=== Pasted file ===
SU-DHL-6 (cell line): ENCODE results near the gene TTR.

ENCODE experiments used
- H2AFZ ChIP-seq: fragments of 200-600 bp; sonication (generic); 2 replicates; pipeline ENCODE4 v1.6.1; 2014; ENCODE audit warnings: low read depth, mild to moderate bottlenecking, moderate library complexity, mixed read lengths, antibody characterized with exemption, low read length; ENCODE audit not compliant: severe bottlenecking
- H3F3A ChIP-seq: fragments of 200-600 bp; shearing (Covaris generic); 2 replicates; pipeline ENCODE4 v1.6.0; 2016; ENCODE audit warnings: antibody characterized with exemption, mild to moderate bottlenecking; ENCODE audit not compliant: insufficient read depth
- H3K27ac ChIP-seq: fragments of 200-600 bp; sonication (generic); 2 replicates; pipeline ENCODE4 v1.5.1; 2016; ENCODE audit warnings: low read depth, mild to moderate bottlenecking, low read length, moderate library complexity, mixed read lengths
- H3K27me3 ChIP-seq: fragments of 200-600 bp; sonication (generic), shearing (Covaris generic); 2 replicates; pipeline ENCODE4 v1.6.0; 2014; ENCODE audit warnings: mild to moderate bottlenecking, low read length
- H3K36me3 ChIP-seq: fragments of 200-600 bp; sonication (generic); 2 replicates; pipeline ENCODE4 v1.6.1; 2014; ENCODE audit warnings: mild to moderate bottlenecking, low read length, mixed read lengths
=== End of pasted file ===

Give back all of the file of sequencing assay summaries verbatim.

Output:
SU-DHL-6 (cell line): ENCODE results near the gene TTR.

ENCODE experiments used
- H2AFZ ChIP-seq: fragments of 200-600 bp; sonication (generic); 2 replicates; pipeline ENCODE4 v1.6.1; 2014; ENCODE audit warnings: low read depth, mild to moderate bottlenecking, moderate library complexity, mixed read lengths, antibody characterized with exemption, low read length; ENCODE audit not compliant: severe bottlenecking
- H3F3A ChIP-seq: fragments of 200-600 bp; shearing (Covaris generic); 2 replicates; pipeline ENCODE4 v1.6.0; 2016; ENCODE audit warnings: antibody characterized with exemption, mild to moderate bottlenecking; ENCODE audit not compliant: insufficient read depth
- H3K27ac ChIP-seq: fragments of 200-600 bp; sonication (generic); 2 replicates; pipeline ENCODE4 v1.5.1; 2016; ENCODE audit warnings: low read depth, mild to moderate bottlenecking, low read length, moderate library complexity, mixed read lengths
- H3K27me3 ChIP-seq: fragments of 200-600 bp; sonication (generic), shearing (Covaris generic); 2 replicates; pipeline ENCODE4 v1.6.0; 2014; ENCODE audit warnings: mild to moderate bottlenecking, low read length
- H3K36me3 ChIP-seq: fragments of 200-600 bp; sonication (generic); 2 replicates; pipeline ENCODE4 v1.6.1; 2014; ENCODE audit warnings: mild to moderate bottlenecking, low read length, mixed read lengths